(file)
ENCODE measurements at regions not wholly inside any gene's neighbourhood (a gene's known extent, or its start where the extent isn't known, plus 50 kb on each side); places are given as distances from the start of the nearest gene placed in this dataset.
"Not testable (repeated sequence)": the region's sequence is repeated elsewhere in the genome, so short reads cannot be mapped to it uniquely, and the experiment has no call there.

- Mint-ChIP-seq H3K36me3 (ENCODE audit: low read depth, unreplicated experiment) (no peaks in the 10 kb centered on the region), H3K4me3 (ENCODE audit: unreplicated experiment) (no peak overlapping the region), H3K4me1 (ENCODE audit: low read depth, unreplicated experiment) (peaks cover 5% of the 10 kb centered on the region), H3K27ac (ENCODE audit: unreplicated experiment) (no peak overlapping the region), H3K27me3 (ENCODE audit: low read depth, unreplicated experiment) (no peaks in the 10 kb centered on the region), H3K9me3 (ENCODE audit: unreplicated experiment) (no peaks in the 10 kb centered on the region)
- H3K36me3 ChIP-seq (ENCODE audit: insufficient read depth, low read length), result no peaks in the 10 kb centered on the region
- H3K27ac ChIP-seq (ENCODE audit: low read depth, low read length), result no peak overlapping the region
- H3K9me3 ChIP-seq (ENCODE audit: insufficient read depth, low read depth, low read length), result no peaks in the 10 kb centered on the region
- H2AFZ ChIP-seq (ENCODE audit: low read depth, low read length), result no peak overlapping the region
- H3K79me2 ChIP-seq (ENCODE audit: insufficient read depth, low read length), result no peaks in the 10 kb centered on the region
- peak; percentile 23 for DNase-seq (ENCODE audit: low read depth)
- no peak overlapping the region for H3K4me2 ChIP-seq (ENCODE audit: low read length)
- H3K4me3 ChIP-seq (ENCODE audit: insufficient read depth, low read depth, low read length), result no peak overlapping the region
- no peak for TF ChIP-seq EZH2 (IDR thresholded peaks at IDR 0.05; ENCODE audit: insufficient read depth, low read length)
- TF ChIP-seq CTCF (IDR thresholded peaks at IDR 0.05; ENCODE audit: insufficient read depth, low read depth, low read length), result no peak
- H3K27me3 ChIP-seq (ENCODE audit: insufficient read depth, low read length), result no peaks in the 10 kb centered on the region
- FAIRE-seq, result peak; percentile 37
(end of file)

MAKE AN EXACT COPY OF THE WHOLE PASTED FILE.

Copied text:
ENCODE measurements at regions not wholly inside any gene's neighbourhood (a gene's known extent, or its start where the extent isn't known, plus 50 kb on each side); places are given as distances from the start of the nearest gene placed in this dataset.
"Not testable (repeated sequence)": the region's sequence is repeated elsewhere in the genome, so short reads cannot be mapped to it uniquely, and the experiment has no call there.

- Mint-ChIP-seq H3K36me3 (ENCODE audit: low read depth, unreplicated experiment) (no peaks in the 10 kb centered on the region), H3K4me3 (ENCODE audit: unreplicated experiment) (no peak overlapping the region), H3K4me1 (ENCODE audit: low read depth, unreplicated experiment) (peaks cover 5% of the 10 kb centered on the region), H3K27ac (ENCODE audit: unreplicated experiment) (no peak overlapping the region), H3K27me3 (ENCODE audit: low read depth, unreplicated experiment) (no peaks in the 10 kb centered on the region), H3K9me3 (ENCODE audit: unreplicated experiment) (no peaks in the 10 kb centered on the region)
- H3K36me3 ChIP-seq (ENCODE audit: insufficient read depth, low read length), result no peaks in the 10 kb centered on the region
- H3K27ac ChIP-seq (ENCODE audit: low read depth, low read length), result no peak overlapping the region
- H3K9me3 ChIP-seq (ENCODE audit: insufficient read depth, low read depth, low read length), result no peaks in the 10 kb centered on the region
- H2AFZ ChIP-seq (ENCODE audit: low read depth, low read length), result no peak overlapping the region
- H3K79me2 ChIP-seq (ENCODE audit: insufficient read depth, low read length), result no peaks in the 10 kb centered on the region
- peak; percentile 23 for DNase-seq (ENCODE audit: low read depth)
- no peak overlapping the region for H3K4me2 ChIP-seq (ENCODE audit: low read length)
- H3K4me3 ChIP-seq (ENCODE audit: insufficient read depth, low read depth, low read length), result no peak overlapping the region
- no peak for TF ChIP-seq EZH2 (IDR thresholded peaks at IDR 0.05; ENCODE audit: insufficient read depth, low read length)
- TF ChIP-seq CTCF (IDR thresholded peaks at IDR 0.05; ENCODE audit: insufficient read depth, low read depth, low read length), result no peak
- H3K27me3 ChIP-seq (ENCODE audit: insufficient read depth, low read length), result no peaks in the 10 kb centered on the region
- FAIRE-seq, result peak; percentile 37